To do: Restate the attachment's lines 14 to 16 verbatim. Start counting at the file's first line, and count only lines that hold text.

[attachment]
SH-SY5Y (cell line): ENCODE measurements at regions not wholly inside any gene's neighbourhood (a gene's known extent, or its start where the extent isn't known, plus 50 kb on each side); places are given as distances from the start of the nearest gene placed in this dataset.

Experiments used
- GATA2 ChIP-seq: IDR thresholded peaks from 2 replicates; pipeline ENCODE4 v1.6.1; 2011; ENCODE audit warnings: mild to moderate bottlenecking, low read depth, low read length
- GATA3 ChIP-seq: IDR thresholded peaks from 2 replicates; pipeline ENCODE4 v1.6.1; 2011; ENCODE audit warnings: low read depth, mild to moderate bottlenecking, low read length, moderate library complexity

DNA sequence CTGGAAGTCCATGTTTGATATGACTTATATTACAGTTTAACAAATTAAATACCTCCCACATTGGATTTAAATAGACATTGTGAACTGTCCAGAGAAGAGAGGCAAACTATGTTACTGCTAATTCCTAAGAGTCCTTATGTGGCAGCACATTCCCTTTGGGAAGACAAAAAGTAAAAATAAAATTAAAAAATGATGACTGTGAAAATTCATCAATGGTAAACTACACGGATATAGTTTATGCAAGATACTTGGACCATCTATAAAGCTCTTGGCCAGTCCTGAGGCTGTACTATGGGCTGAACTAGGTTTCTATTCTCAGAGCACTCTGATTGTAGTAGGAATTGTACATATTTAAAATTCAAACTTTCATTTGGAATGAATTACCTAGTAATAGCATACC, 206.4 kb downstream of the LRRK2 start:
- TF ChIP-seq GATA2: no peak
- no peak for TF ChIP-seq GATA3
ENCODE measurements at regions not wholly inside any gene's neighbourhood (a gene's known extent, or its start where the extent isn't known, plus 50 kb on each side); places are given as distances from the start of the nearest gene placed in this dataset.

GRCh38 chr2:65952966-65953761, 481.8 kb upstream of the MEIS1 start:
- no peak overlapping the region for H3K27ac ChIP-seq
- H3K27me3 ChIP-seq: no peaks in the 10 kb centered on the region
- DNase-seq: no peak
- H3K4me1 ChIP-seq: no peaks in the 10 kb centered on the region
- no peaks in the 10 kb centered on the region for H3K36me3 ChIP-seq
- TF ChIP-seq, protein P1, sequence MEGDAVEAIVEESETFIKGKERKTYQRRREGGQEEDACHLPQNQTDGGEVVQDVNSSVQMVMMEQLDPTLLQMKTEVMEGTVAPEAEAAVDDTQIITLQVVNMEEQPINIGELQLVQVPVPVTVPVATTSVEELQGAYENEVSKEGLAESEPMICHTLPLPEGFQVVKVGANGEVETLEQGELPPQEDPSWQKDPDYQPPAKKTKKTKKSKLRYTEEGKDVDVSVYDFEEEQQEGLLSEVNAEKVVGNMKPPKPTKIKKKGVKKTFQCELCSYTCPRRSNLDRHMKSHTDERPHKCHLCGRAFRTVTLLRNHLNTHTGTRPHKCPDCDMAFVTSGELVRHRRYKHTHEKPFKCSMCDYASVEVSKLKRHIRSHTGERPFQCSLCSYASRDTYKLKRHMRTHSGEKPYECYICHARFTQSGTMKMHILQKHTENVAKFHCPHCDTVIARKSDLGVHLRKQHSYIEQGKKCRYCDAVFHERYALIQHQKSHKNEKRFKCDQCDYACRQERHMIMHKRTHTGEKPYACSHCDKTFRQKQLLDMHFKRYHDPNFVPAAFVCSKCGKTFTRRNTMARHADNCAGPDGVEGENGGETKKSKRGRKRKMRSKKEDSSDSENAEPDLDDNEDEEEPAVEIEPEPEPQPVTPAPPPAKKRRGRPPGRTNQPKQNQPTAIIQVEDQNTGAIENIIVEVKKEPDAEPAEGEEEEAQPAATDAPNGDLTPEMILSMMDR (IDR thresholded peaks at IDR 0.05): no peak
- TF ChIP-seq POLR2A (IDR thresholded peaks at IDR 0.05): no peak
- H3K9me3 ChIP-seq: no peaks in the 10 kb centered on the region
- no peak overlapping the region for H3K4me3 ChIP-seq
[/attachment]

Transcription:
- no peaks in the 10 kb centered on the region for H3K36me3 ChIP-seq
- TF ChIP-seq, protein P1, sequence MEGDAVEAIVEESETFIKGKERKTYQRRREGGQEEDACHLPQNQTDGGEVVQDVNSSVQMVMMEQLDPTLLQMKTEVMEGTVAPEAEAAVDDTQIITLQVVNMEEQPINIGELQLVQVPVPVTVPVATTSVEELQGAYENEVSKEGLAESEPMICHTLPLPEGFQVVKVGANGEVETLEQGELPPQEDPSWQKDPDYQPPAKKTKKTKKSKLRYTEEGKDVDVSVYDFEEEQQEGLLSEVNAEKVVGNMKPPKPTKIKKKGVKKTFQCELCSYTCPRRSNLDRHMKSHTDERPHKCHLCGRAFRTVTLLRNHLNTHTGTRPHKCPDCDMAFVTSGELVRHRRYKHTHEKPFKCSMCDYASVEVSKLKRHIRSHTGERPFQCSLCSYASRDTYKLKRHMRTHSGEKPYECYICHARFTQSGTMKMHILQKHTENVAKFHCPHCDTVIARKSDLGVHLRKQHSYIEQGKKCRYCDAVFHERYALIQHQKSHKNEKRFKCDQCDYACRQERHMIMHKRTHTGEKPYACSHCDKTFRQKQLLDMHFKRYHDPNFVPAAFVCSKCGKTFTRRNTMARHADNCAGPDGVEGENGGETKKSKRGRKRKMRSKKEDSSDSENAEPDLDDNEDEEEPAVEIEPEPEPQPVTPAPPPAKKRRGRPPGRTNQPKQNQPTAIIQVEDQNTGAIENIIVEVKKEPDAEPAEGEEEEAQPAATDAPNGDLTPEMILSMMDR (IDR thresholded peaks at IDR 0.05): no peak
- TF ChIP-seq POLR2A (IDR thresholded peaks at IDR 0.05): no peak